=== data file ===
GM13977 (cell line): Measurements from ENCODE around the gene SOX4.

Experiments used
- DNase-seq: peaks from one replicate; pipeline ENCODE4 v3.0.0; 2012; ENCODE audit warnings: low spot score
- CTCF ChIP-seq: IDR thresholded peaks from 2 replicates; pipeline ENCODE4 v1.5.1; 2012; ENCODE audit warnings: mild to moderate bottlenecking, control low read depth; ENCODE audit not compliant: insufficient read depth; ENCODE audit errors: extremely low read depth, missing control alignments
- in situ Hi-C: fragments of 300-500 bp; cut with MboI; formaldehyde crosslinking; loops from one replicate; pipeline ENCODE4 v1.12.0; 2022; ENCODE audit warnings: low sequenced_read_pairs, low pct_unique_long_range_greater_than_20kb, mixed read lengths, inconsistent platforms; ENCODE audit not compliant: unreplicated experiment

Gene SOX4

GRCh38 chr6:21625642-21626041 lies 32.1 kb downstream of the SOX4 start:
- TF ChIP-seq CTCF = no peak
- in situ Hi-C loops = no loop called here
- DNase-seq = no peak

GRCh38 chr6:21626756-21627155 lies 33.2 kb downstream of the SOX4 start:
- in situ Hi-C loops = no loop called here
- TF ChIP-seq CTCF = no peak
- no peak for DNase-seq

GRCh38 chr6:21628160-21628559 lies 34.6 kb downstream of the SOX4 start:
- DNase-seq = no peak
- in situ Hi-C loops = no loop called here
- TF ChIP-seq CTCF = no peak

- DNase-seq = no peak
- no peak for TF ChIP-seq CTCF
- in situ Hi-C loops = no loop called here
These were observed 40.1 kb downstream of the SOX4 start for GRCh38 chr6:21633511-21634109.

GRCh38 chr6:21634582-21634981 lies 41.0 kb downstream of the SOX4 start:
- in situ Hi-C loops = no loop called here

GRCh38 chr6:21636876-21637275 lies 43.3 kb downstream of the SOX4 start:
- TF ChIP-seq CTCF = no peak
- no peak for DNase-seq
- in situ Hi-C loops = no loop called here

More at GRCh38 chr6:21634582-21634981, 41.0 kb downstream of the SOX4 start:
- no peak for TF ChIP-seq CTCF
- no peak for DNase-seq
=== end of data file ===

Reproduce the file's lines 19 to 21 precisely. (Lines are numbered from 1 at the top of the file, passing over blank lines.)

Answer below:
- DNase-seq = no peak
- no peak for TF ChIP-seq CTCF
- in situ Hi-C loops = no loop called here